Basic Stakeholder Analysis is used to get inside the heads of the people and groups who can influence your organisation: Boards, regulators, funding bodies, analysts, investors, unions, the media, client groups, a parent company, a super-ministry, frontline staff – anyone who can impact your organisation (or be impacted by it).

This is important for the obvious reason that these peoples’ views and expectations of your organisation can define what constitute performance and results for your organisation, especially public sector and not-for-profit organisations.

Basic Stakeholder Analysis is simply a structured way of posing the question, stakeholder by stakeholder, of what criteria each stakeholder uses to assess your organisation, and how your organisation is presently performing against those criteria.

It can be used for overarching strategy and direction-setting (either internally generated or externally imposed) or when implementing process change improvements such as new finance or IT systems.

A change program shouldn’t occur unless a Basic Stakeholder Analysis has been conducted, typically in a facilitated workshop, at the start of the process. This will ensure that all major players who need to participate in the program do so. As the process rolls out, Basic Stakeholder Analysis should again be conducted, this time more widely, and the change program built around what needs to happen to satisfy stakeholders.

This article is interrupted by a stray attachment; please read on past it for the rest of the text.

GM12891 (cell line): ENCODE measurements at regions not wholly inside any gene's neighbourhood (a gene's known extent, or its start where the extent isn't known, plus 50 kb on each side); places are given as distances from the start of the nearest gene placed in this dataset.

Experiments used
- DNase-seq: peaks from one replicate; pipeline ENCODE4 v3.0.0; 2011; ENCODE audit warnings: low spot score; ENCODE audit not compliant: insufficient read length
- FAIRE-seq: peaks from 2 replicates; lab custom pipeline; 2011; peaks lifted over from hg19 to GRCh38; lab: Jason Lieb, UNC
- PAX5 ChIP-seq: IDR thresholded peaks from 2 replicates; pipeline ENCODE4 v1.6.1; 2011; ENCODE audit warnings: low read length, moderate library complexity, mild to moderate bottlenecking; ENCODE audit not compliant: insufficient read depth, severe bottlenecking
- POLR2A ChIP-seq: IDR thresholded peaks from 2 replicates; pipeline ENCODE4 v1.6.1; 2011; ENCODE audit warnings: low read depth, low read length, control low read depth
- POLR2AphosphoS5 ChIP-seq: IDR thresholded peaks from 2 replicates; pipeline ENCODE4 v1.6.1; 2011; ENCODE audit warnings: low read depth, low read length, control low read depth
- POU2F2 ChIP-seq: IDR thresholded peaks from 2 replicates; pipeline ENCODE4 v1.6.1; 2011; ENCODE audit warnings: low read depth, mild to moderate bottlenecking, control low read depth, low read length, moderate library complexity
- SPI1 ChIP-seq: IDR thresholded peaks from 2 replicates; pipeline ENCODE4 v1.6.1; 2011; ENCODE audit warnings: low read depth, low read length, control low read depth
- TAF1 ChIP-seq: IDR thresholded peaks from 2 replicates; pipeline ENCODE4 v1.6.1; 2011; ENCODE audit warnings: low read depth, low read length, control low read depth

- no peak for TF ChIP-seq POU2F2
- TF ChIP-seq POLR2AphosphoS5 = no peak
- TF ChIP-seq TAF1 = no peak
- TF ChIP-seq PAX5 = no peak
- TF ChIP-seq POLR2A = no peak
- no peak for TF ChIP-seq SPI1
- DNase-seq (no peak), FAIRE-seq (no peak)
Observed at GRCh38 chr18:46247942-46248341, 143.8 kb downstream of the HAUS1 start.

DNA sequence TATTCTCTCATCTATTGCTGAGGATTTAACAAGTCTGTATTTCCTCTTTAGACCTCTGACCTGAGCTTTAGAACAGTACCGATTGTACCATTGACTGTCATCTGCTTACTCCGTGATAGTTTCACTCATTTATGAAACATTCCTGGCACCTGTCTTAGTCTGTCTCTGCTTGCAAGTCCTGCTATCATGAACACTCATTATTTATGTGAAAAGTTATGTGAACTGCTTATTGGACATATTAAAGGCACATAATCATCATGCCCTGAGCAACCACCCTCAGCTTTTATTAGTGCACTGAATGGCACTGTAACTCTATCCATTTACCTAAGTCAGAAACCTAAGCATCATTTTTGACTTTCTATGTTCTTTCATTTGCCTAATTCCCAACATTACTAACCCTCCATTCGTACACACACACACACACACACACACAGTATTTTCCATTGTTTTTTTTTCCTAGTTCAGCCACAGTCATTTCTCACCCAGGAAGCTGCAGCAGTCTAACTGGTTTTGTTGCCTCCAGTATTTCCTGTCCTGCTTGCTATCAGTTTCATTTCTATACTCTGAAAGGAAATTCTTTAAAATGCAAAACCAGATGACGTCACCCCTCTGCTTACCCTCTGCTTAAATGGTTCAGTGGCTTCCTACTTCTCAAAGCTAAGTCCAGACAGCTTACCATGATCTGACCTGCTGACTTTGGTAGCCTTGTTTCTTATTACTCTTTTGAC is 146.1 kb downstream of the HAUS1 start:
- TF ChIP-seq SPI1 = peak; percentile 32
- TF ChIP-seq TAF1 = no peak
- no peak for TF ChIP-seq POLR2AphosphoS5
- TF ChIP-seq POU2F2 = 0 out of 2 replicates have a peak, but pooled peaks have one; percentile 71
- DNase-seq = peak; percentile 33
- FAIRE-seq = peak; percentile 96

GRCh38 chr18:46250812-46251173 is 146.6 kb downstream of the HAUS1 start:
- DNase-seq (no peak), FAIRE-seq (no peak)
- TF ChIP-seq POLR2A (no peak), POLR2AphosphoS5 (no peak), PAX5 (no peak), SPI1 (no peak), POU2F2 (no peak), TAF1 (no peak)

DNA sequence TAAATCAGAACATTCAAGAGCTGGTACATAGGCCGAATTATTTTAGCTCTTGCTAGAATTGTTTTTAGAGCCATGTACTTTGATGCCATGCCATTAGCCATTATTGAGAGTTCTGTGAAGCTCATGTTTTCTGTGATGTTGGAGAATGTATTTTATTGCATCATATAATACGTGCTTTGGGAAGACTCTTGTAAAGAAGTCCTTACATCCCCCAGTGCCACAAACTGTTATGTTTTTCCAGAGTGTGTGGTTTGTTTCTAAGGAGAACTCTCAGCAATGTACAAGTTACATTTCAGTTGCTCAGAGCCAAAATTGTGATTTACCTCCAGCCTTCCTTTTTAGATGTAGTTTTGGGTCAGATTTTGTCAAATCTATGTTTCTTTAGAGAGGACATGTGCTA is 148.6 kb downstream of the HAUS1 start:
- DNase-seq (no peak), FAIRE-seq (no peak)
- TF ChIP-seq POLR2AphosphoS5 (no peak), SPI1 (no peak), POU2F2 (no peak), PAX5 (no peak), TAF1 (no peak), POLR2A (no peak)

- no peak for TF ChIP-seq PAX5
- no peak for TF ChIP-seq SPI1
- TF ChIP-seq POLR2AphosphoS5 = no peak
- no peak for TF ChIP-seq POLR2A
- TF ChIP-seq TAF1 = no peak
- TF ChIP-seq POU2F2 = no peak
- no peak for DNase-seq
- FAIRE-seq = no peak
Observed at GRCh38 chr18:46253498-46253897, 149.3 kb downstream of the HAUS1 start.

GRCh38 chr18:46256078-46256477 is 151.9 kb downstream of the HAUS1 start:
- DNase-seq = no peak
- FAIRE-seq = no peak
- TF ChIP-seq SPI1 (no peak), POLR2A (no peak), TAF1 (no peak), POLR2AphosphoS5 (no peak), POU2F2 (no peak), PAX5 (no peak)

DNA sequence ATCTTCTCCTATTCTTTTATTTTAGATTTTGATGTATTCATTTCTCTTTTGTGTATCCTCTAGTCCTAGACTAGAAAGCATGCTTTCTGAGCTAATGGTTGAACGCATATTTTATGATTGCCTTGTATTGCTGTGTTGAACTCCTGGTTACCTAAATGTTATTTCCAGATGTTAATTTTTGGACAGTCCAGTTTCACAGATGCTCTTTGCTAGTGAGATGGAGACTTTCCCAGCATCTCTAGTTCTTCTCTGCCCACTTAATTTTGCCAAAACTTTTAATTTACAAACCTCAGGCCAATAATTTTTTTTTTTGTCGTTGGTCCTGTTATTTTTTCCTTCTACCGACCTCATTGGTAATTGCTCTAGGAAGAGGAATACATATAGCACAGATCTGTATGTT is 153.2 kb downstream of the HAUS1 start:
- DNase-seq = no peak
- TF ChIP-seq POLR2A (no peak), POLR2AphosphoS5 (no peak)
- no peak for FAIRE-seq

Failure to do this could jeopardise the change effort, or possibly even the organisation’s prospects for success.

On the other hand, satisfying important stakeholders (or better, pleasing them) can create a pathway to organisational success reflected in enhancements to funding, reputation, responsibility, decision-making latitude or inter-agency engagement.

I’ve prepared a one-page summary of Basic Stakeholder Analysis, including a worked example; you can download it by clicking here. 

Conducting a Basic Stakeholder Analysis can be a sensitive matter. To ensure maximum impartiality and inclusiveness when applying it, I recommend that workshops be independently facilitated. An experienced change facilitator can also incorporate the workshop output into a more comprehensive program for change that sharpens the focus on gaining desirable reputational, operational and budgetary results.

I am available to facilitate workshops incorporating Basic Stakeholder Analysis and other techniques as appropriate: please contact me on phone 0414 383 374 or by return email.

I hope this briefing assists you with the planning and execution of your change or organisational development initiatives.

Regards, Michael Carman
Director | Michael Carman Consulting
PO Box 686, Petersham NSW 2049 | M: 0414 383 374 |

P.S. To hold an initial no-cost discussion on how you can use Basic Stakeholder Analysis – or other relevant change techniques – to improve your organisation’s performance, please contact me direct on phone 0414 383 374. 


© Michael Carman 2010-2012